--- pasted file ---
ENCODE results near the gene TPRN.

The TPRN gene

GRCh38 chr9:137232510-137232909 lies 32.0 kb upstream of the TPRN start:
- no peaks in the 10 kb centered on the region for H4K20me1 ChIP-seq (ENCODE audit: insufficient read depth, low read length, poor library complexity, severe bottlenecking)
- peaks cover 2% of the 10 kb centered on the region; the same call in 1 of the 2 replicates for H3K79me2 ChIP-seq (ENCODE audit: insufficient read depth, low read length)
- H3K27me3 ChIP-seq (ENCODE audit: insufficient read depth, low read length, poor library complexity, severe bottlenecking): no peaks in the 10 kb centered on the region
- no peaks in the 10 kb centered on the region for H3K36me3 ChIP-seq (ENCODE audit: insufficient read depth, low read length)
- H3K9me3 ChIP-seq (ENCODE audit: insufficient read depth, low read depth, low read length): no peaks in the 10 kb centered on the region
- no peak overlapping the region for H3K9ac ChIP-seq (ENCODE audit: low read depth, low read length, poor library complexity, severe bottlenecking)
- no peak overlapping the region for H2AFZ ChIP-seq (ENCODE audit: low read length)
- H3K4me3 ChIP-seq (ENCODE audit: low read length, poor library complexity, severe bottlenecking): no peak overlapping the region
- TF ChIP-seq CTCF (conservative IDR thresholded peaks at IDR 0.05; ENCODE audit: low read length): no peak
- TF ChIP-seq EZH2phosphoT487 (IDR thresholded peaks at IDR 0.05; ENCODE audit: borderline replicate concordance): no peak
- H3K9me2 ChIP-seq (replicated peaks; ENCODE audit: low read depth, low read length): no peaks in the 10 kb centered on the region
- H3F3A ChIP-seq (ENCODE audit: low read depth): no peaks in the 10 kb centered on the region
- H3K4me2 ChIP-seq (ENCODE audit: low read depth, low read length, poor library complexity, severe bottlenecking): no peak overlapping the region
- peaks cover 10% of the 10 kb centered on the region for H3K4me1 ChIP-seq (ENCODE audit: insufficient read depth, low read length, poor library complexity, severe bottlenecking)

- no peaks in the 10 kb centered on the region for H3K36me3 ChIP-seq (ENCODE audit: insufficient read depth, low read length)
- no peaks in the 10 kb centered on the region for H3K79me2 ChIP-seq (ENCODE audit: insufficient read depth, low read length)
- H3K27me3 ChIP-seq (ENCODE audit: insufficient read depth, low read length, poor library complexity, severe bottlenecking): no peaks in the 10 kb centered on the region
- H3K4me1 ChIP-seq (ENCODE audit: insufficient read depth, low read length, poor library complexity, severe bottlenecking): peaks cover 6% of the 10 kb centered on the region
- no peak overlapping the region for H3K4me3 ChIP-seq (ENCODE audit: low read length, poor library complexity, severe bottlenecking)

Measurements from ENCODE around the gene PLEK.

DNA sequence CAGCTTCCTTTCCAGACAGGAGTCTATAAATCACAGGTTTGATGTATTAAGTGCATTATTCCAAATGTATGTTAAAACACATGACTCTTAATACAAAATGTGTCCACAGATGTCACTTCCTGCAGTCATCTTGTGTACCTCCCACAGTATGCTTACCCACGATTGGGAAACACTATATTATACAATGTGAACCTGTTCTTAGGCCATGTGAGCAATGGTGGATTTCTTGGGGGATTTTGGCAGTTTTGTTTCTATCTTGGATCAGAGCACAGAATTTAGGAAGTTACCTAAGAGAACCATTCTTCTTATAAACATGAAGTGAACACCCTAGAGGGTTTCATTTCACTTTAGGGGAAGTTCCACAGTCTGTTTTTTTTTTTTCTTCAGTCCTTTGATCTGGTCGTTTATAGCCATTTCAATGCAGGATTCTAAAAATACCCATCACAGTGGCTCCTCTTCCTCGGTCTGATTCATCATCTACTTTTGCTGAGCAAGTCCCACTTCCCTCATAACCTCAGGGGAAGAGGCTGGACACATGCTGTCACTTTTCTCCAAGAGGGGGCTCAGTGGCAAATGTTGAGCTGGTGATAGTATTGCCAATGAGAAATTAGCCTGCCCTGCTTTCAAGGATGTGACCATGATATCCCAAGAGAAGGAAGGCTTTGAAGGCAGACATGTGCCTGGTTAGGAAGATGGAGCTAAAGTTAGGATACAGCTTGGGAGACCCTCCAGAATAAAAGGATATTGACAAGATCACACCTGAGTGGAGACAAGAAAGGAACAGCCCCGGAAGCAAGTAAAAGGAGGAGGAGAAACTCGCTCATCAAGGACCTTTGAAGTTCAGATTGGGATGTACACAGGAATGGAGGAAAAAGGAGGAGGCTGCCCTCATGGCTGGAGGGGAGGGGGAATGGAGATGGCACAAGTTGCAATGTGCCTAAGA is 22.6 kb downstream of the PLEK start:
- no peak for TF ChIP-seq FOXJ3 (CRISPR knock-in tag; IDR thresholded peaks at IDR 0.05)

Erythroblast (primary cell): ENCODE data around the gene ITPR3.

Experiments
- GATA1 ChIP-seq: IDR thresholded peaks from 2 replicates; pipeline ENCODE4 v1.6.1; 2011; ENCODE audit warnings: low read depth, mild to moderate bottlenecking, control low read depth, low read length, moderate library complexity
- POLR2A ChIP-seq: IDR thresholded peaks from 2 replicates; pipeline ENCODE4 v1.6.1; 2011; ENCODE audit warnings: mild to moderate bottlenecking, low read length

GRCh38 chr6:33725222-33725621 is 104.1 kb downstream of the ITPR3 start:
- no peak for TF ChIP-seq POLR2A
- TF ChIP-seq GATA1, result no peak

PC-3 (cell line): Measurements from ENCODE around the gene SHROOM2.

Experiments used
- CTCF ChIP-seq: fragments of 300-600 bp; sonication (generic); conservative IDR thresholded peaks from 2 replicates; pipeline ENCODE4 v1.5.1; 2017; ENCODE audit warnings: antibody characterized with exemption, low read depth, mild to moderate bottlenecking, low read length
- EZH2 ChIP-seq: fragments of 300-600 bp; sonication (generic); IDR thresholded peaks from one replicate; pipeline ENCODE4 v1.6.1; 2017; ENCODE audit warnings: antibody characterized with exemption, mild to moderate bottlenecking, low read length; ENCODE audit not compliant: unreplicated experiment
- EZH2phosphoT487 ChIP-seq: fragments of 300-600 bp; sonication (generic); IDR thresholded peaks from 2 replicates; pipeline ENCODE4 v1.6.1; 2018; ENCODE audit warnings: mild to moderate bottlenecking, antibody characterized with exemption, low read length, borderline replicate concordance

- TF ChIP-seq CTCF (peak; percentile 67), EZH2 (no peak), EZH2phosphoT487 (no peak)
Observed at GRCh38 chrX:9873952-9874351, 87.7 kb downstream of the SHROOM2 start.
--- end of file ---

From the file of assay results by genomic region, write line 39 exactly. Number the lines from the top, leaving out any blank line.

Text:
Observed at GRCh38 chrX:9873952-9874351, 87.7 kb downstream of the SHROOM2 start.